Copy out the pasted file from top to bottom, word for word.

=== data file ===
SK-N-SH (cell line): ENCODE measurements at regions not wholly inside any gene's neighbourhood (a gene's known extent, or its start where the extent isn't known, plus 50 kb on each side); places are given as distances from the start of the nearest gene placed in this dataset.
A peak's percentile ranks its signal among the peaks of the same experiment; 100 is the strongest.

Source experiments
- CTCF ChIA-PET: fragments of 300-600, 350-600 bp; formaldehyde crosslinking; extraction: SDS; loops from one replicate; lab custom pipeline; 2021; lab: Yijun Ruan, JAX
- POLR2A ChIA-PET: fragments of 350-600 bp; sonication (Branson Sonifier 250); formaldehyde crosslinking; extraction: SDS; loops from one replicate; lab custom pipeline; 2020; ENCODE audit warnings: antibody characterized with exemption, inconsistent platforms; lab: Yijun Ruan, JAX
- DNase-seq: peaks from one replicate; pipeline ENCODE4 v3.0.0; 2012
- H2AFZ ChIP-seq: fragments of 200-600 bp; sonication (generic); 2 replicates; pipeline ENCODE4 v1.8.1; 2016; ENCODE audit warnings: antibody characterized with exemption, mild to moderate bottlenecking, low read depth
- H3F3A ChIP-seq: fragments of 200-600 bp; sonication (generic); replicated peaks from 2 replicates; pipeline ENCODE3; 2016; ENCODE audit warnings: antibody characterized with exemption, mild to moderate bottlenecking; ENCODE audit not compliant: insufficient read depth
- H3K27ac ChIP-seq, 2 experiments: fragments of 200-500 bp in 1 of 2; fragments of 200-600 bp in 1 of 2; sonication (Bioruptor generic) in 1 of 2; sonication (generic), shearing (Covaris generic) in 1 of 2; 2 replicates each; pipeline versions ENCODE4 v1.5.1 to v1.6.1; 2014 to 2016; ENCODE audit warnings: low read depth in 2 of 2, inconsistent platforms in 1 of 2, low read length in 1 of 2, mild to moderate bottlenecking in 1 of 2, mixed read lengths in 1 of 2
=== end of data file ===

SK-N-SH (cell line): ENCODE measurements at regions not wholly inside any gene's neighbourhood (a gene's known extent, or its start where the extent isn't known, plus 50 kb on each side); places are given as distances from the start of the nearest gene placed in this dataset.
A peak's percentile ranks its signal among the peaks of the same experiment; 100 is the strongest.

Source experiments
- CTCF ChIA-PET: fragments of 300-600, 350-600 bp; formaldehyde crosslinking; extraction: SDS; loops from one replicate; lab custom pipeline; 2021; lab: Yijun Ruan, JAX
- POLR2A ChIA-PET: fragments of 350-600 bp; sonication (Branson Sonifier 250); formaldehyde crosslinking; extraction: SDS; loops from one replicate; lab custom pipeline; 2020; ENCODE audit warnings: antibody characterized with exemption, inconsistent platforms; lab: Yijun Ruan, JAX
- DNase-seq: peaks from one replicate; pipeline ENCODE4 v3.0.0; 2012
- H2AFZ ChIP-seq: fragments of 200-600 bp; sonication (generic); 2 replicates; pipeline ENCODE4 v1.8.1; 2016; ENCODE audit warnings: antibody characterized with exemption, mild to moderate bottlenecking, low read depth
- H3F3A ChIP-seq: fragments of 200-600 bp; sonication (generic); replicated peaks from 2 replicates; pipeline ENCODE3; 2016; ENCODE audit warnings: antibody characterized with exemption, mild to moderate bottlenecking; ENCODE audit not compliant: insufficient read depth
- H3K27ac ChIP-seq, 2 experiments: fragments of 200-500 bp in 1 of 2; fragments of 200-600 bp in 1 of 2; sonication (Bioruptor generic) in 1 of 2; sonication (generic), shearing (Covaris generic) in 1 of 2; 2 replicates each; pipeline versions ENCODE4 v1.5.1 to v1.6.1; 2014 to 2016; ENCODE audit warnings: low read depth in 2 of 2, inconsistent platforms in 1 of 2, low read length in 1 of 2, mild to moderate bottlenecking in 1 of 2, mixed read lengths in 1 of 2